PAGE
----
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Not only did my mother hold me accountable for bad behavior, she also kept me on my toes when it came to saying please and thank you.

Get this:

It was August 1976, when my Aunt and Uncle in Toronto had invited us to their home for a small family reunion. We were celebrating my Grandparents arrival in Canada for a visit.

Aunts, Uncles, Cousins, Brothers, Sisters, Mothers and Fathers went to Toronto airport to pick up my grandparents as they arrived from Germany.

After returning back to my Aunt and Uncle’s beautiful home, we had a lovely dinner.

After dinner time we shared a wonderful and rare night together as a family.

At the end of the evening Mother and I were designated to share a room in the downstairs den.

After getting undressed for bedtime, I laid my jeans across the foot of the bed.

I was very proud of those jeans.

They were purchased six months earlier and it had taken me about six months to get them perfectly faded, with about an inch of cascading white fringe along the bottoms of the legs. One leg had worn away to the extent that you could play peekaboo with my knee, and there was the obligatory smiley face patch to one side of the butt.

When I had originally bought them they were dark blue, stiff, and free from any defects.

They were painful to wear because during the 1970’s, no one wanted to be seen in a brand-new pair of jeans.

It had taken a lot of scrubbing’s and wearing and scorching with the iron to get them to that just right stage.

The next morning, when I got up, I reached for my jeans where I had left them at the end of the bed…

…but they weren’t there.

Had they fallen to the floor?

Checking around the bed I saw that no, they weren’t on the floor.

Mother, then caught my attention as she pointed to a chair by the window.

There they hung neatly folded.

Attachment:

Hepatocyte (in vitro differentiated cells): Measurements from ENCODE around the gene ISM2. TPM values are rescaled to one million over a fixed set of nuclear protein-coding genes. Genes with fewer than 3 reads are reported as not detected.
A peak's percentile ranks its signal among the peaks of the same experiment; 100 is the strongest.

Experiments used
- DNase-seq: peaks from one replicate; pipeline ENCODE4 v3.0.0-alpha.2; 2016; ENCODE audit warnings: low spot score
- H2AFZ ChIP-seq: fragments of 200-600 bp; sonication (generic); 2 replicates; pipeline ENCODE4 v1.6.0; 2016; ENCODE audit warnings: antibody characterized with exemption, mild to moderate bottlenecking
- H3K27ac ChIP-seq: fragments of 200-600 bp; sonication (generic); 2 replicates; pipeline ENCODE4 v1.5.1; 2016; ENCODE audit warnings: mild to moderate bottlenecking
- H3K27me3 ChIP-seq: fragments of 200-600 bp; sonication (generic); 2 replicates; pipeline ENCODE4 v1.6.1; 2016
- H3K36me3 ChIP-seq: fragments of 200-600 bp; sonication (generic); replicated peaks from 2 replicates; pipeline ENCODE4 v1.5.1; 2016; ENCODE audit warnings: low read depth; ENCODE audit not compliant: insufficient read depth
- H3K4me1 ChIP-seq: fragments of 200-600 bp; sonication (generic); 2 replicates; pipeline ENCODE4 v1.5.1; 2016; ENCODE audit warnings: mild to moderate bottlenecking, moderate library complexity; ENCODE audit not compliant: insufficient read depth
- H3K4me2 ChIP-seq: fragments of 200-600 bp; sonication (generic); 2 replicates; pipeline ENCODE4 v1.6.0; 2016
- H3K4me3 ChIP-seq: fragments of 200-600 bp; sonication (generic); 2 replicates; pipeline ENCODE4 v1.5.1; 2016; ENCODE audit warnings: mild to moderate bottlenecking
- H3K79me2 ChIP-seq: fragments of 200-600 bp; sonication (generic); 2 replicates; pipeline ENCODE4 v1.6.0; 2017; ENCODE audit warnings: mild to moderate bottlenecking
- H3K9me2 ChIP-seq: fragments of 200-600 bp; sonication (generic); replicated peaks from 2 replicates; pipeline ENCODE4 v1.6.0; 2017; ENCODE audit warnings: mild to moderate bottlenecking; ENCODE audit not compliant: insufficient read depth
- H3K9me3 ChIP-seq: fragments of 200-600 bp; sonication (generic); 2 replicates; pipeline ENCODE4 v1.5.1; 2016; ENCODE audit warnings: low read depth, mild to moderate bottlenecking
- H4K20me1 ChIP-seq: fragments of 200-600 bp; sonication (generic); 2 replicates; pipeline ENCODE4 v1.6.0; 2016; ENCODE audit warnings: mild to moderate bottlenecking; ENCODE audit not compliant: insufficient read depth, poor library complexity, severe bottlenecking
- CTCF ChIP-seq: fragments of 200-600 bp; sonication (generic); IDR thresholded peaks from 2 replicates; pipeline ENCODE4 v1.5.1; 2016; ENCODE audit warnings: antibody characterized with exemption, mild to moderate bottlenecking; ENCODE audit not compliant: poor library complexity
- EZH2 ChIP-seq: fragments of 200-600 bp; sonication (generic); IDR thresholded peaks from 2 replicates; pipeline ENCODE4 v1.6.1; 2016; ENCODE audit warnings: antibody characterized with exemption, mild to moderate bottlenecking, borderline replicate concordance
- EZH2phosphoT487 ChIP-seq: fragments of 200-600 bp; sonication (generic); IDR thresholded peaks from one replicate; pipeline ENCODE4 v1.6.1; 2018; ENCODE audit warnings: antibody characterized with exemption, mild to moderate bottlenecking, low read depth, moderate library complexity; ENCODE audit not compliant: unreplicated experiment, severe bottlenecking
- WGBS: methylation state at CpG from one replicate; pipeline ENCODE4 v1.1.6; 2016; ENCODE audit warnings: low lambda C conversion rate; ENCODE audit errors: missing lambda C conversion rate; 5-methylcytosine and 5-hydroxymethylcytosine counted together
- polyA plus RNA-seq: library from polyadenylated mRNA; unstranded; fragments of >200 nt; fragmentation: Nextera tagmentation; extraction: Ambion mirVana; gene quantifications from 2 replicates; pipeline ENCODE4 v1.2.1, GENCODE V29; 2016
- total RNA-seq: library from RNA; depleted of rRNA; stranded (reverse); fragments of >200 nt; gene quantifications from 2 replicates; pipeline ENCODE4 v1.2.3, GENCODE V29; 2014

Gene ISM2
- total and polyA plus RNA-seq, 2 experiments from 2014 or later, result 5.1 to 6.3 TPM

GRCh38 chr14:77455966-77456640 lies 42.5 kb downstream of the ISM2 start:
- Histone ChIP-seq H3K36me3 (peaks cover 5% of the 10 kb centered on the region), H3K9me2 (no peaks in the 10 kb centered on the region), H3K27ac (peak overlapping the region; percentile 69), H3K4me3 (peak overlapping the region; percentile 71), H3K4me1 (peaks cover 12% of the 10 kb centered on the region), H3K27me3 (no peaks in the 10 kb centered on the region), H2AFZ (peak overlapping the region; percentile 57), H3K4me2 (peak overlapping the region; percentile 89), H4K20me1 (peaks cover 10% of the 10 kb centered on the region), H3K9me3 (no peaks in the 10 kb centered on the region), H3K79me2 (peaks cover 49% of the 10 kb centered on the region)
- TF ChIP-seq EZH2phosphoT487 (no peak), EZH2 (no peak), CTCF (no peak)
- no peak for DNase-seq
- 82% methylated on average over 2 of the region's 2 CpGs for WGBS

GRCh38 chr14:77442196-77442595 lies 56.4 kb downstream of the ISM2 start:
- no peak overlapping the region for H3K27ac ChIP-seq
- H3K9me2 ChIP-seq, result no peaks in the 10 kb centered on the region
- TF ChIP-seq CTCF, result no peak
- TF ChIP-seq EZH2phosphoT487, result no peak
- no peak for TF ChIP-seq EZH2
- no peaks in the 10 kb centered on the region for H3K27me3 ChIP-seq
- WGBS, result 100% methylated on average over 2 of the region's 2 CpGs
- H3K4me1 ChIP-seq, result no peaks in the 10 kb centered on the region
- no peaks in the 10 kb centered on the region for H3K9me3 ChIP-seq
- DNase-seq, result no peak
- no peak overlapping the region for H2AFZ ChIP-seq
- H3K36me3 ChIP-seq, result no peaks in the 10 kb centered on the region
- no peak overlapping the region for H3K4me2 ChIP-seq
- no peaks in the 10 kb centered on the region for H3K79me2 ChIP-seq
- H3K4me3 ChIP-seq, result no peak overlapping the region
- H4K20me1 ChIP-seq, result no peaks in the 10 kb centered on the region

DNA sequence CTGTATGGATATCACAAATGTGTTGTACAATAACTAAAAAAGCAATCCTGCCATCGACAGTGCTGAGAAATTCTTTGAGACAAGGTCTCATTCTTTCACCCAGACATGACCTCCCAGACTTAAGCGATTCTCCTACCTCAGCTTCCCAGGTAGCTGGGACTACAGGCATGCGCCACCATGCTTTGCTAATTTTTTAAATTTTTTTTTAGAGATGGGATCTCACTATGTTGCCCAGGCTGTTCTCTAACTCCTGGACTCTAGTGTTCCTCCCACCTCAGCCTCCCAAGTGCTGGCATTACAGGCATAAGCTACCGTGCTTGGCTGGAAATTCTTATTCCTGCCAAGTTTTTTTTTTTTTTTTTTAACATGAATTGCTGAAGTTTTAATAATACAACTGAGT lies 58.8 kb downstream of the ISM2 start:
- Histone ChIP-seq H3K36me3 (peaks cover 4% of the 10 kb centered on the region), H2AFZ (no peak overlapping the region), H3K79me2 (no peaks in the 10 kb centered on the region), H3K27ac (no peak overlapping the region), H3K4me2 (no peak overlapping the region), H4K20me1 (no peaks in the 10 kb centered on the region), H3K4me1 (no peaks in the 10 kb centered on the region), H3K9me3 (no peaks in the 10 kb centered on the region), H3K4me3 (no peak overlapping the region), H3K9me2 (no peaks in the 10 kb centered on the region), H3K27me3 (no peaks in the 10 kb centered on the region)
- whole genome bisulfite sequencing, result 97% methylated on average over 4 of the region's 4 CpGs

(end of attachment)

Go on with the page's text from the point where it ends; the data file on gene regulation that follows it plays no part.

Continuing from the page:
Strange, I thought…

How did they get over there?

As I started putting them on I noticed that there was something odd about the jeans. I couldn’t quite put my finger on it.

Then, as I was putting on my running shoes I realized that there was something very wrong.

These weren’t my jeans.

But they were.

The fringes were gone. In their place was an neatly stitched hem.

The peekaboo hole in my knee had been elegantly woven back together.

My smiley face patch was gone.

As I looked to Mother in search of an answer of what had happened to my jeans it suddenly struck me:

My grandfather.

Now, I need to explain to you that when my Grandfather was very young and before he became a minister, he had been apprenticed to be a tailor.

Sewing had become second nature to him.

He really enjoyed sewing.

Whenever he visited, and while having quiet time, he would always ask if there was any sewing that needed to be done. He liked to keep busy.

And there was always some sewing that needed to be done.

Well, Mother gave me the look, which told me that I was to put on the jeans and try to be grateful for my Grandfather’s efforts because after all…

He did mean well.

As we walked into the dining room for breakfast we found everyone was already at the table.

My Grandfather, sitting at the head of the table beamed with pride when he saw that I was wearing the freshly mended jeans.

Mother and I sat down in our seats, and as we waited for the room to silence before saying grace she leaned over towards me and whispered in my ear:

“Remember what you’re suppose to say…”

It took strength, love, humility, reverence and tremendous acting ability to smile at my Grandfather and say:

“Thank you very much for fixing my jeans. They look wonderful….”

In return, my Grandfather lovingly smiled back at me.

He was so proud…

So obviously proud…

That during the days, weeks and months ahead, whenever I wore those jeans…

I couldn’t help but smile at the memory.

In fact…

I’m still smiling.